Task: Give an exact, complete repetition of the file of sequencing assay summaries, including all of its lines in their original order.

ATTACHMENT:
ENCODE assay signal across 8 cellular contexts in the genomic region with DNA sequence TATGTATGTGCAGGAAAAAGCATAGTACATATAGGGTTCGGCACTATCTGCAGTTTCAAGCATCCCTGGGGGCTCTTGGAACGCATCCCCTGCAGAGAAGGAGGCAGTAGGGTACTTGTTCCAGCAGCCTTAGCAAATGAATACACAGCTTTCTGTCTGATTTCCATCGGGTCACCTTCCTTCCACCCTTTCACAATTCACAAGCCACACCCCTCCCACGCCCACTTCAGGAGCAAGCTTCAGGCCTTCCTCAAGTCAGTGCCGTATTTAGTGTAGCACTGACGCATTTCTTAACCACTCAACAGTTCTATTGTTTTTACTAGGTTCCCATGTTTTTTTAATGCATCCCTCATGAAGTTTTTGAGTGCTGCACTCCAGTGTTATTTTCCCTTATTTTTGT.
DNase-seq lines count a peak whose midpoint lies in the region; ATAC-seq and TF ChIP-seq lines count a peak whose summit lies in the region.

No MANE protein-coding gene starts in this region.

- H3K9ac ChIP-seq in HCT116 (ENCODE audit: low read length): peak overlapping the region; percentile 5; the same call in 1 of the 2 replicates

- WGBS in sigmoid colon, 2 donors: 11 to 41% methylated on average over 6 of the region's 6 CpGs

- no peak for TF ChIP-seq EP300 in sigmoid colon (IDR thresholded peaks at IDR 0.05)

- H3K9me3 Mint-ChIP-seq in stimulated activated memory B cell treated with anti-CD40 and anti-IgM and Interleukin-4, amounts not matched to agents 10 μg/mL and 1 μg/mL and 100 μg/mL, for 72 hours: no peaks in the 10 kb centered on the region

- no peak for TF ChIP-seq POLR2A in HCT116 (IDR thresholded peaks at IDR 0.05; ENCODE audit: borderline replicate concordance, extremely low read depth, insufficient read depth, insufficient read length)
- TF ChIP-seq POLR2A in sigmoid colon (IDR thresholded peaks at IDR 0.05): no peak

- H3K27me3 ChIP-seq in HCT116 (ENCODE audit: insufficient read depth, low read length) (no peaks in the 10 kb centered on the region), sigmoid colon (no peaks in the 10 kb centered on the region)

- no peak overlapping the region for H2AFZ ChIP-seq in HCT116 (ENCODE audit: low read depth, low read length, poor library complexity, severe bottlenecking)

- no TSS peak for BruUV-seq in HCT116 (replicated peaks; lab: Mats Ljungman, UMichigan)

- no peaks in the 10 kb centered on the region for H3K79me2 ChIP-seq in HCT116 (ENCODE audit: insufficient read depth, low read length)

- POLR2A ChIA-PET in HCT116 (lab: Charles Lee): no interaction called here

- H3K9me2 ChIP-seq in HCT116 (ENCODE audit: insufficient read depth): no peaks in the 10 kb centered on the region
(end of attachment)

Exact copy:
ENCODE assay signal across 8 cellular contexts in the genomic region with DNA sequence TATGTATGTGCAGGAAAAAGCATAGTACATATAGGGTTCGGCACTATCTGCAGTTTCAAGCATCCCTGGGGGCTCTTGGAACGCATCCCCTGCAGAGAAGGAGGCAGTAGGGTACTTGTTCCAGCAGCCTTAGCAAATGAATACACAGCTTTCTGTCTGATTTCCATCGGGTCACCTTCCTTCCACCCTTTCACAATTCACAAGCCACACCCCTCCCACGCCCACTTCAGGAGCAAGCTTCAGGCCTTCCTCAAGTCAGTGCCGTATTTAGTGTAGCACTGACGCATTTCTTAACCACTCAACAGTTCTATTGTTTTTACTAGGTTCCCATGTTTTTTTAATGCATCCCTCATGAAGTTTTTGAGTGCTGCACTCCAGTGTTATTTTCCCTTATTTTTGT.
DNase-seq lines count a peak whose midpoint lies in the region; ATAC-seq and TF ChIP-seq lines count a peak whose summit lies in the region.

No MANE protein-coding gene starts in this region.

- H3K9ac ChIP-seq in HCT116 (ENCODE audit: low read length): peak overlapping the region; percentile 5; the same call in 1 of the 2 replicates

- WGBS in sigmoid colon, 2 donors: 11 to 41% methylated on average over 6 of the region's 6 CpGs

- no peak for TF ChIP-seq EP300 in sigmoid colon (IDR thresholded peaks at IDR 0.05)

- H3K9me3 Mint-ChIP-seq in stimulated activated memory B cell treated with anti-CD40 and anti-IgM and Interleukin-4, amounts not matched to agents 10 μg/mL and 1 μg/mL and 100 μg/mL, for 72 hours: no peaks in the 10 kb centered on the region

- no peak for TF ChIP-seq POLR2A in HCT116 (IDR thresholded peaks at IDR 0.05; ENCODE audit: borderline replicate concordance, extremely low read depth, insufficient read depth, insufficient read length)
- TF ChIP-seq POLR2A in sigmoid colon (IDR thresholded peaks at IDR 0.05): no peak

- H3K27me3 ChIP-seq in HCT116 (ENCODE audit: insufficient read depth, low read length) (no peaks in the 10 kb centered on the region), sigmoid colon (no peaks in the 10 kb centered on the region)

- no peak overlapping the region for H2AFZ ChIP-seq in HCT116 (ENCODE audit: low read depth, low read length, poor library complexity, severe bottlenecking)

- no TSS peak for BruUV-seq in HCT116 (replicated peaks; lab: Mats Ljungman, UMichigan)

- no peaks in the 10 kb centered on the region for H3K79me2 ChIP-seq in HCT116 (ENCODE audit: insufficient read depth, low read length)

- POLR2A ChIA-PET in HCT116 (lab: Charles Lee): no interaction called here

- H3K9me2 ChIP-seq in HCT116 (ENCODE audit: insufficient read depth): no peaks in the 10 kb centered on the region